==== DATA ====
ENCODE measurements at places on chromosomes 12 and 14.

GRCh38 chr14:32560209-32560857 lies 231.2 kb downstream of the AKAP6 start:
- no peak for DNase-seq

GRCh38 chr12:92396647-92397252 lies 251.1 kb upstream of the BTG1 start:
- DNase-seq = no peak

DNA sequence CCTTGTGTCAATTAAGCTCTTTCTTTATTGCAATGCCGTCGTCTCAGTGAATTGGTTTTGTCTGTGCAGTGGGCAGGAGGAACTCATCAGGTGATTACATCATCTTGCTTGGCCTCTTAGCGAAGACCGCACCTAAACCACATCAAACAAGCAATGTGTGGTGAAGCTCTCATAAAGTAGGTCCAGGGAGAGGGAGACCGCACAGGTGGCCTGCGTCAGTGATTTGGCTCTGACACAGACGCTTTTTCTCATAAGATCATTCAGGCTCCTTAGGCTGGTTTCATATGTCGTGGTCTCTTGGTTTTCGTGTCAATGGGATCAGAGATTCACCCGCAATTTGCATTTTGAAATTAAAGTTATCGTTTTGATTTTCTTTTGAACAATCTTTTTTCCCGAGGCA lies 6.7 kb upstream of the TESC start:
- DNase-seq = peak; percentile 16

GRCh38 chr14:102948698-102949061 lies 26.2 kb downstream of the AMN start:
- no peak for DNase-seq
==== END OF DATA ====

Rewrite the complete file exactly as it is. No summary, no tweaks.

ENCODE measurements at places on chromosomes 12 and 14.

GRCh38 chr14:32560209-32560857 lies 231.2 kb downstream of the AKAP6 start:
- no peak for DNase-seq

GRCh38 chr12:92396647-92397252 lies 251.1 kb upstream of the BTG1 start:
- DNase-seq = no peak

DNA sequence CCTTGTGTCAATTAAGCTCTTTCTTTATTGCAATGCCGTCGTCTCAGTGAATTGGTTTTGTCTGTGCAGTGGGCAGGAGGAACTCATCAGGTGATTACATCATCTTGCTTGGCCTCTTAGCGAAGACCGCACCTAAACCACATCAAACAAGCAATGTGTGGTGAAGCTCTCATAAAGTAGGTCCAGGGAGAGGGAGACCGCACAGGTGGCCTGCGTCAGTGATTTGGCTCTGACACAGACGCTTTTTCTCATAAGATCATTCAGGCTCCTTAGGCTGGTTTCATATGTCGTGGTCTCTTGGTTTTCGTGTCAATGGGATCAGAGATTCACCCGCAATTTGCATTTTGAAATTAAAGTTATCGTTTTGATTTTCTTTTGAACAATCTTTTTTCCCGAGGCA lies 6.7 kb upstream of the TESC start:
- DNase-seq = peak; percentile 16

GRCh38 chr14:102948698-102949061 lies 26.2 kb downstream of the AMN start:
- no peak for DNase-seq